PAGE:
“I do it myself!”
Those are words you’ve been saying practically since you were able to speak. You can get your own drink, button your shirt, pull on your britches, walk yourself downtown, drive yourself around, and figure out life. You’re independent, but in the new book “Who Will Take Care of Me When I’m Old?” by Joy Loverde, you might want to re-rethink the future.
As the author of three books meant for “old people,” Joy Loverde knows a few things about being That Age. One of the first, biggest truths is that “one in three baby boomers” is “separated, divorced, widowed, or never married” – in other words, alone. What happens, then, when solo living isn’t an option anymore?
You can prepare for that near-inevitability, says Loverde, but you have to “promise” to be “completely honest with yourself about the fact that you are getting older.” Stop spouting cutesy things and remember that “Sixty is not the new thirty.”
Think about where you are now, and imagine what life will realistically be like a decade hence. Know your sociability: do you like people? Can family be counted on to help? Are you “frozen in fear”? (Hint on the latter: you’ve been through changes before, you know).
Remember that money is key to surviving old age. You’ll need to be financially savvy, and that includes knowing absolutely everything about your household situation. Talk with your spouse and take notes. Hire a lawyer or advisor to help; it’s imperative that you’re protected, smart, and you know where you stand.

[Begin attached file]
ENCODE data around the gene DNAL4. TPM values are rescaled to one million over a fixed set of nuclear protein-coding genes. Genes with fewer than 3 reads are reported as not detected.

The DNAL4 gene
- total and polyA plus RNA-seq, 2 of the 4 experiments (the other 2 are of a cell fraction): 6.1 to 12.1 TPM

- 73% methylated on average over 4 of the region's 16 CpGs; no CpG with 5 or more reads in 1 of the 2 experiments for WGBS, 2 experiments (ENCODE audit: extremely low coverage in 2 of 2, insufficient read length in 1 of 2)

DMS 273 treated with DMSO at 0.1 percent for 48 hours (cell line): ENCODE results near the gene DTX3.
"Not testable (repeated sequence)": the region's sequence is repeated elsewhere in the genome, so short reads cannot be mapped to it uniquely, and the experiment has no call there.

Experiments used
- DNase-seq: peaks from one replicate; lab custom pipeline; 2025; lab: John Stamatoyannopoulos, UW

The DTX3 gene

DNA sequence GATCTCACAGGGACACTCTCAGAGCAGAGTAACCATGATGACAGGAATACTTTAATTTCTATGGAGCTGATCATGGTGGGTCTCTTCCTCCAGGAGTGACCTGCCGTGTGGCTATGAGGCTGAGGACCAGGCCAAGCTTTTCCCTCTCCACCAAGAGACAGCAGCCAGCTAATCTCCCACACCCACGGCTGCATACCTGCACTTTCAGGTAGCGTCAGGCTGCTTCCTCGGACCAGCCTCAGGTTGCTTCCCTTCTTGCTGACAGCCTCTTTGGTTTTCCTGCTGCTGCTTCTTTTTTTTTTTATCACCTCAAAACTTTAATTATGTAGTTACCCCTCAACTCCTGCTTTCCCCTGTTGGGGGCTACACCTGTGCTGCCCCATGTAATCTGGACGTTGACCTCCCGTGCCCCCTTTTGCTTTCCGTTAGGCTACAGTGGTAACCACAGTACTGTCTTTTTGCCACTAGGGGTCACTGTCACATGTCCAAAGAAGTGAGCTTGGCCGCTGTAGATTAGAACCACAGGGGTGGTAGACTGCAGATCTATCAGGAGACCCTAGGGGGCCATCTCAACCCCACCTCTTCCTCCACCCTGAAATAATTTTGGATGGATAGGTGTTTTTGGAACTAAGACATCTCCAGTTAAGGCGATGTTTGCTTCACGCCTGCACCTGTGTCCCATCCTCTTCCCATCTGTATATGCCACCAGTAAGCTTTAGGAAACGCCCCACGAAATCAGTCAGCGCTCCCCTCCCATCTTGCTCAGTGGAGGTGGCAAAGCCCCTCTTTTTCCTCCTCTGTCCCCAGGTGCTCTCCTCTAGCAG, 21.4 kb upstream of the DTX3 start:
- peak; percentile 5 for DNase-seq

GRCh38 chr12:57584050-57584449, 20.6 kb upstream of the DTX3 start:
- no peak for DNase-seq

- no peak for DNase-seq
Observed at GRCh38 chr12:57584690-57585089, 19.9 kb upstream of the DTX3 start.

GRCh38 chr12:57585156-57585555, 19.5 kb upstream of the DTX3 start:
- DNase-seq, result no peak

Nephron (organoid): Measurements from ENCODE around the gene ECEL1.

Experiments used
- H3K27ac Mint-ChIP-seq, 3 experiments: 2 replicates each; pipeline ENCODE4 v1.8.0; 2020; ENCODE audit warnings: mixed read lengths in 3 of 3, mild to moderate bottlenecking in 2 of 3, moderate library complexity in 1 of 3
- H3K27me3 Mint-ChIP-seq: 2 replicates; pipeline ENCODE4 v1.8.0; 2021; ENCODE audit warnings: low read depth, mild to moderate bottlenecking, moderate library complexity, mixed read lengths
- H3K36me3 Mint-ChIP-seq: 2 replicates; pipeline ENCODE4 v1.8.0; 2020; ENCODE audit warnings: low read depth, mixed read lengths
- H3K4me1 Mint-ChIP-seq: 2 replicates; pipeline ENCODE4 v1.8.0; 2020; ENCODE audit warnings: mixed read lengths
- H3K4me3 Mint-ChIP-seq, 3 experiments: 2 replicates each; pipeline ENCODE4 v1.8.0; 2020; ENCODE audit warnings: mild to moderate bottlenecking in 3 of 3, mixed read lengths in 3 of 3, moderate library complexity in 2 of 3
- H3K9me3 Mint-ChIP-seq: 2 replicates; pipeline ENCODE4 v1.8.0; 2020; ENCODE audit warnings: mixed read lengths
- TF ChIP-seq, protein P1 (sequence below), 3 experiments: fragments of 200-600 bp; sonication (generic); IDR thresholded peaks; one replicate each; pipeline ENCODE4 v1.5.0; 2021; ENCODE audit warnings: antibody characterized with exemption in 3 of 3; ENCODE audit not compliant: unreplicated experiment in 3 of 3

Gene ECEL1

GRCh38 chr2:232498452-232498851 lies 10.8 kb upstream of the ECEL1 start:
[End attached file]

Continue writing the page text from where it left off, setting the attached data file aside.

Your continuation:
Think about the obstacles you’ll encounter, should you need to relinquish independence. Make a detailed list of your life: online presences, passwords, bank accounts, and the location of personal papers. Know what you face if you fall ill. Consider finding an “age-friendly community” in which to grow old, and remember: “family” isn’t necessarily biological. It doesn’t even have to be human.
There’s a lot of help inside “Who Will Take Care of Me When I’m Old?” And there’s a lot of fluffy-work.
Initially, you’ll want to know that this book doesn’t stay exactly true to its title. Author Joy Loverde encourages readers to do a lot of prep-work, including a good amount of self-examination, well before getting to the information for which this book was likely sought. Impatient readers should be forgiven for chafing.
Once you’re past that, the tasks get hard-boiled and there’s a lot to think about. Loverde asks you to consider the thorniest questions about leaving home or staying, asking for help or stoicism, severe illness, death, and facing the truth about any other new situation you’ll encounter. There’s where the worksheets are extremely helpful; so are the websites and checklists.
Another thing: this book has a nice, wide audience. Loverde touches upon concerns for LGBT and straight readers, as well as for families and those who are super-early-bird planners. And that, overall, makes “Who Will Take Care of Me When I’m Old?” a great resource because you can’t always do it yourself.